Evaluating Phaedo and Descartes' Where Am I?"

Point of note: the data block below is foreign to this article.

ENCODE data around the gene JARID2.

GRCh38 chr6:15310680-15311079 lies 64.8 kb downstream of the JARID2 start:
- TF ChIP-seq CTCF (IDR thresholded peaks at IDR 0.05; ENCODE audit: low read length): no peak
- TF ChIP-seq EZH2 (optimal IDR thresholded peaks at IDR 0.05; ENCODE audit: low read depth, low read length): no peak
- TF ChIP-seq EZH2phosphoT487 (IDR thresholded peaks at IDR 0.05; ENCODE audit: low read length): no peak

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In the first instance of Phaedo we see that Socrates seeks to explain the relationship between pleasure and pain. With his analogy in mind, it is true that whenever men attempt to find pleasure in doing certain acts there is more often than not there is a side-effect that is usually negative. This is what Socrates addresses as pain. For instance in modern times men may exploit natural resources for their benefit but in the process they cause harm to the environment. Conversely, in pain is found certain benefits or pleasure as Socrates calls it. A practical example is Socrates himself finding relief after he was removed from his bonds. Socrates offers the view that every philosopher needs to be excited about the prospect of death. After offering this opinion though Socrates is quick to point out that it is wrong for man to take his own life. To Socratres man did not own his life, rather, the gods did. For this reason man, despite the benefits of death, cannot take his own life. This opinion raises the question is man is truly free or not. If the right of a man to live or die is basically the preserve of gods, it goes to imply that man is just a slave and not as independent as we like to think. To be truly free the right to live should be your sole right, thus if we are to take Socrates opinion we as men are not free. Contrasting this to modern times, it is against the law that one man takes the life of another since it infringes on the basic right of man to live. However, for committing murder a man may be sentenced to death by the government. If we are considering Socrates philosophy does it mean man is really the property of his government? Socrates’ opinions raises questions

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